Acknowledging the difficulties of realizing a social-democratic agenda under neoliberal hegemony has become Yachimovich’s working assumption. Accordingly, she has gradually shaped this assumption into a political strategy of cooperation with “ideological opposites,” as she described her allies from the socioeconomic right in 2008.
Aside from stating that “partial success” is better than “an emasculated desire for perfection,” Yachimovich does not explain what her limits are for compromise with the neoliberal right. But from what she underscores in “On Economy” − and no less from what she ignores and minimizes − we can infer the logic that guides her policy of compromise. To generalize, this logic can be described as a struggle against the injustices inflicted by the privatization regime while refraining from attacking its assumptions, mechanisms and power structure.
This logic is reflected in Yachimovich’s attitude toward the package deal signed by the Histadrut labor federation, the government and the Manufacturers' Association in June 2009. She says the deal was “the only positive aspect of Labor’s entry into the Netanyahu-Lieberman-Shas government,” and credits Histadrut chairman Ofer Eini − her close political ally − with securing labor legislation in an “impressive” way. But Yachimovich chooses not to mention the price Eini paid: an agreement to advance the partial privatization of key national infrastructure and utilities, including the seaports, the electricity industry and, mainly, the Israel Lands Administration.
Yachimovich’s warm approval of the package deal, however, is in blunt contradiction to the tough battle she waged against the ILA reform law passed by the Knesset that same summer, which she rightly described as “the mother of all privatizations,” a “challenge to the values of Zionism” and “a rejection of all the values of the Labor movement.” The duality reflected in Yachimovich’s policy, which condemns the privatization of land while supporting the Netanyahu-Eini deal that paved the way for it, demonstrates the limits of the type of compromise she considers to be an “effective” social-democratic tool under neoliberalism. This compromise expands the foundations of the privatization regime in exchange for making the rules of the game more flexible, and accepting the change in the balance of power in favor of the wealthy, while alleviating the aggressiveness of the regime.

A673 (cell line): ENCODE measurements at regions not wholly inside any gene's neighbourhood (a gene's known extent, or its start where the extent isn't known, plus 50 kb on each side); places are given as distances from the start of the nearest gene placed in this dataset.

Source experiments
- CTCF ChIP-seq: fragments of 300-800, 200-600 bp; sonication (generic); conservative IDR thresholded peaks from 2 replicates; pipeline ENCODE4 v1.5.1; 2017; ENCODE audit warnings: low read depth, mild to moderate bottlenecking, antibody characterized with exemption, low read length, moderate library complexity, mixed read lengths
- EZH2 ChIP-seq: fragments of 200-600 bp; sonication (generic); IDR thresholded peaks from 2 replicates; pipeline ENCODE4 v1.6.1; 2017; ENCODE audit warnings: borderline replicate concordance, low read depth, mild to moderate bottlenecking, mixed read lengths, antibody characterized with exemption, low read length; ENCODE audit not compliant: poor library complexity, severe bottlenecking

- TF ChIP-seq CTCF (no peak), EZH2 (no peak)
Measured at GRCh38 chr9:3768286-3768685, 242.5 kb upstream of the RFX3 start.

Similar contradictions can be seen in Yachimovich’s criticism of the quasi-privatization of education in Israel, which causes degradation of public education and perpetuates and intensifies social disparities. As a symbol of the deficiencies of the Israeli way of privatizing education, Yachimovich points to Hevruta, a private school in the affluent outskirts of Tel Aviv. Although Hevruta is a school “for rich people only,” she adds, it asks for government funding. In other words, the lower and middle classes that Hevruta excludes with its huge tuition are being asked to pay for the schooling of the rich with their taxes. Public funding for Hevruta is conditioned on its being defined as a “recognized unofficial” institution, a formula that was created to enable state funding for ultra-Orthodox education, and which the privatization regime has made the main channel for budgeting the exclusivist education of people of means.